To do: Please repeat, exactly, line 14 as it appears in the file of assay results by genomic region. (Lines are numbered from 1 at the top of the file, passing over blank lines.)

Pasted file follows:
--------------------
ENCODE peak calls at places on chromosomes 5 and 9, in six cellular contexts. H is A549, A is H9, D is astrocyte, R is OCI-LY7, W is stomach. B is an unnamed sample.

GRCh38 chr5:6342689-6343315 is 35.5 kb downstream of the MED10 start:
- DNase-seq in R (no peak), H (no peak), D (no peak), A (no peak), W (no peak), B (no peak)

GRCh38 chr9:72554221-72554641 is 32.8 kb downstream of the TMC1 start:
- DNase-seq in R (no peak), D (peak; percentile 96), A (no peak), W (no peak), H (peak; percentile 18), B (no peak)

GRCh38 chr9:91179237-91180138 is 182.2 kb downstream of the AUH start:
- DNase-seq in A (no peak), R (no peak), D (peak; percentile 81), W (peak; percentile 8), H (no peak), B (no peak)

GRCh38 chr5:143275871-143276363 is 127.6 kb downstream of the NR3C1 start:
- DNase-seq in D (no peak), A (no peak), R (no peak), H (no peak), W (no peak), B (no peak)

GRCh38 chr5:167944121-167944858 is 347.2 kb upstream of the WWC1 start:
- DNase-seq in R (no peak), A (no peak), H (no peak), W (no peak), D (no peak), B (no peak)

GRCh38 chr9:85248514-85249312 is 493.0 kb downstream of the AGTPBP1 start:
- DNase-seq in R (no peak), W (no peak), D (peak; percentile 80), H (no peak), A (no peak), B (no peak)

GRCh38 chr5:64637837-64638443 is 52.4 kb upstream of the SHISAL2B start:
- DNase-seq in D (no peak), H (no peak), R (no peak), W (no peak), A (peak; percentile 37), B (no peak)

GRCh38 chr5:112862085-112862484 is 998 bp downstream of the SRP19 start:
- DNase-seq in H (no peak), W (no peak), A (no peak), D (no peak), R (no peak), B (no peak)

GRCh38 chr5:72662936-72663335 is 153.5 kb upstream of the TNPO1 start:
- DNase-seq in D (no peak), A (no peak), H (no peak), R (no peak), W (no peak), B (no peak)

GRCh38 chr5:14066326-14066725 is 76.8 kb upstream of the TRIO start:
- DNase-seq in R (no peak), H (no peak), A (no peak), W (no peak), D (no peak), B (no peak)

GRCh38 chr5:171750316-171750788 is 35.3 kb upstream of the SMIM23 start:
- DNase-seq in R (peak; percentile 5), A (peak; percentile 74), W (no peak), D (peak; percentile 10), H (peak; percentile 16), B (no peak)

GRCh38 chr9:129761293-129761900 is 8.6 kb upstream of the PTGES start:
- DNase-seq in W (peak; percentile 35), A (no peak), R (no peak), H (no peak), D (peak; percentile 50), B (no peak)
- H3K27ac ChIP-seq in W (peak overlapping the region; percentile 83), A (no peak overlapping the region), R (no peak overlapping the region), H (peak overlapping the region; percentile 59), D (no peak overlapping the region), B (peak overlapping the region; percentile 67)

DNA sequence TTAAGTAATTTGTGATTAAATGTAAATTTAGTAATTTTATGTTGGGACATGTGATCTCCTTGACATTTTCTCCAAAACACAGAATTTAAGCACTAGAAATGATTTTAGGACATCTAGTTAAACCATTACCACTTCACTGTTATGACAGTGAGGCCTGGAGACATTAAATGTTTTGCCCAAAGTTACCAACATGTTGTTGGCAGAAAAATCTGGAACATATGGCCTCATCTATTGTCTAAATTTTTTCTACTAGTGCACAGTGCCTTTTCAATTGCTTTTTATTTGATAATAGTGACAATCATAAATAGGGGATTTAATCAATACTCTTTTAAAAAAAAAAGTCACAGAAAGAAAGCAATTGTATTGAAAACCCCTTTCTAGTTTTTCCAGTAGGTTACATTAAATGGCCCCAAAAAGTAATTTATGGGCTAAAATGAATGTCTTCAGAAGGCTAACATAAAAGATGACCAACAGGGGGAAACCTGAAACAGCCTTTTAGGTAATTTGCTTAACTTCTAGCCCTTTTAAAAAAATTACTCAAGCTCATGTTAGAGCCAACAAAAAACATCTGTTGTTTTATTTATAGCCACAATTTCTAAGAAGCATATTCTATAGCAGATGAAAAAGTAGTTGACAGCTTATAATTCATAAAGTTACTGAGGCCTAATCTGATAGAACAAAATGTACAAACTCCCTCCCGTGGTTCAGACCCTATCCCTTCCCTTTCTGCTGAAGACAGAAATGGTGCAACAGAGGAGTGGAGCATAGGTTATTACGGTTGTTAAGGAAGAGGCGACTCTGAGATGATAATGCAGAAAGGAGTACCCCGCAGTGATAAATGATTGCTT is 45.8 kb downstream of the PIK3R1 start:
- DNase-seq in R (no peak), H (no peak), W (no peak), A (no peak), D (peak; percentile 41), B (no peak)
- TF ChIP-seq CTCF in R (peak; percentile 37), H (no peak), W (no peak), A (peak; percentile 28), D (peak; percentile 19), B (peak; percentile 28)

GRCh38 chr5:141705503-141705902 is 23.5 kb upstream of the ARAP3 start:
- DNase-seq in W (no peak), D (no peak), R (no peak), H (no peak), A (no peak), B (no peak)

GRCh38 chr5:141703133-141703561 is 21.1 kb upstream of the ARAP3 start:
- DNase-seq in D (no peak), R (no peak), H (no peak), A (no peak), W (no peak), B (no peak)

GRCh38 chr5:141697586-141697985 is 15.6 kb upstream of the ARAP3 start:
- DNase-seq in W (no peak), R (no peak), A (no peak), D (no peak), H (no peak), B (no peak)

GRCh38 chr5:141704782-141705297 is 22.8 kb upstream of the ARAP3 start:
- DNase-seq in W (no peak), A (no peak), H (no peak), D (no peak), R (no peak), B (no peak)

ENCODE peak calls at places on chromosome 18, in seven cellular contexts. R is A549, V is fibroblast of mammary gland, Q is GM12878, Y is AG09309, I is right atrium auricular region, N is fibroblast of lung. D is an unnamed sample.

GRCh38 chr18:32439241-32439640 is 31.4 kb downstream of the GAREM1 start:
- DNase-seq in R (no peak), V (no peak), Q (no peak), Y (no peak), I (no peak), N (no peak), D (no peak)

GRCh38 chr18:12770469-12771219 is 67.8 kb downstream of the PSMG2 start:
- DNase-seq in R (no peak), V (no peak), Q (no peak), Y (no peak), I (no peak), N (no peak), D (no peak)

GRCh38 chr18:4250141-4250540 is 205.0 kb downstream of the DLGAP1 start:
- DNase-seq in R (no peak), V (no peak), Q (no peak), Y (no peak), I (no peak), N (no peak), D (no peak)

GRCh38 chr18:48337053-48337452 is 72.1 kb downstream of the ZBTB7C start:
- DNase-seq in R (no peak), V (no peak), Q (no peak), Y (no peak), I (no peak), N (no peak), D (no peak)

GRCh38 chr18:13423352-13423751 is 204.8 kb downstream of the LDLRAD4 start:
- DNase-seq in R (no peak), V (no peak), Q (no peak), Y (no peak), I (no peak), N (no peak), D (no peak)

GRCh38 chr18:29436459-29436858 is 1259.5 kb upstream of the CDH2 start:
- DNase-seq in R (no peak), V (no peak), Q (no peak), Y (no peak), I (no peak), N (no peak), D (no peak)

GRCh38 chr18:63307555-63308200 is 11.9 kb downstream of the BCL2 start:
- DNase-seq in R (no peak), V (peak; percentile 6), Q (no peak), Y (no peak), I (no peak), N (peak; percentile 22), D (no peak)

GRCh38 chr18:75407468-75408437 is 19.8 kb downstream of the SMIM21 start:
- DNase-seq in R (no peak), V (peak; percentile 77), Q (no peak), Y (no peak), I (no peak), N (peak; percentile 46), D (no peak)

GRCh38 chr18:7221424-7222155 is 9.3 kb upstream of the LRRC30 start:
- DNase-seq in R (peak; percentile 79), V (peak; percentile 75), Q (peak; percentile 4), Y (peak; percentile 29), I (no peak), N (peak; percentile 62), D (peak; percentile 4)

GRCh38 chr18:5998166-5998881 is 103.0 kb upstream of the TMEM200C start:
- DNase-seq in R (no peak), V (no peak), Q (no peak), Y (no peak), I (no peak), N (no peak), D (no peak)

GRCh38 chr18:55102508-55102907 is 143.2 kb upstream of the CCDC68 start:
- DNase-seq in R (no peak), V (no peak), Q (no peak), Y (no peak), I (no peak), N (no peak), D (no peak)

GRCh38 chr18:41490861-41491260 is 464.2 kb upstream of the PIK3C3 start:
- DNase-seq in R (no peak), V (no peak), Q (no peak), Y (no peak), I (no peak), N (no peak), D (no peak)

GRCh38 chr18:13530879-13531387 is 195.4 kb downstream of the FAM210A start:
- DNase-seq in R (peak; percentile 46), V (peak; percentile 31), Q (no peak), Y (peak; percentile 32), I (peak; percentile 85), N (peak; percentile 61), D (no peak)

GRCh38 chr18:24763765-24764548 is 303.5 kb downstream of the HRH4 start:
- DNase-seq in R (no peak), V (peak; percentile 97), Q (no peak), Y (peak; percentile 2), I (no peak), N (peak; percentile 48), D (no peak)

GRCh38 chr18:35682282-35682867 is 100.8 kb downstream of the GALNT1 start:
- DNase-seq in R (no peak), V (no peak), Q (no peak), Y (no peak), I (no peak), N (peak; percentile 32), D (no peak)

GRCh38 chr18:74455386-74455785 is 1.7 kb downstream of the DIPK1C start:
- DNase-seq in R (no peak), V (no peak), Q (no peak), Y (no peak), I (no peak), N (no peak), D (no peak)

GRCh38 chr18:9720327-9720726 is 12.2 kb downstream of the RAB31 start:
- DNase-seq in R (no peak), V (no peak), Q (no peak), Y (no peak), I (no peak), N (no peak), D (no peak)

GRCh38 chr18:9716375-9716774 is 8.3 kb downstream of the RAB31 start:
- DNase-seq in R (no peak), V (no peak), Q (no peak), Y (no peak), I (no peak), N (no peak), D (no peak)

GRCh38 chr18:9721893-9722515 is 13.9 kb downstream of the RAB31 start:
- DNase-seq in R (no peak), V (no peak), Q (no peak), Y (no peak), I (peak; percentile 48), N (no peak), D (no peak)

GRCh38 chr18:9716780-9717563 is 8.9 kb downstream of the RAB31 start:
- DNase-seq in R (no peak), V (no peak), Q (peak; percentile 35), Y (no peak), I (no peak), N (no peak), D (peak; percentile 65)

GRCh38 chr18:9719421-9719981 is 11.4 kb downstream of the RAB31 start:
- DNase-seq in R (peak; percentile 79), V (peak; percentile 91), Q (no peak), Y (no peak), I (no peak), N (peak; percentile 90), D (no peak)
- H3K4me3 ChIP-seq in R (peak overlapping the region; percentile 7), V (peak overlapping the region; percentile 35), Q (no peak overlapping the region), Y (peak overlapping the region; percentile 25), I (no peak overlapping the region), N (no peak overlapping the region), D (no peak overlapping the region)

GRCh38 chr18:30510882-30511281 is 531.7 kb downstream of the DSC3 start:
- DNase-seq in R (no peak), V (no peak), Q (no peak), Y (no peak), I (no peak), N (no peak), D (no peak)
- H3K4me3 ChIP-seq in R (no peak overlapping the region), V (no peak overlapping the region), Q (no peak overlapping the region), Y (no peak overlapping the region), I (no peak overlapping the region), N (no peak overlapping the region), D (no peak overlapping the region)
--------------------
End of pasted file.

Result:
GRCh38 chr5:64637837-64638443 is 52.4 kb upstream of the SHISAL2B start: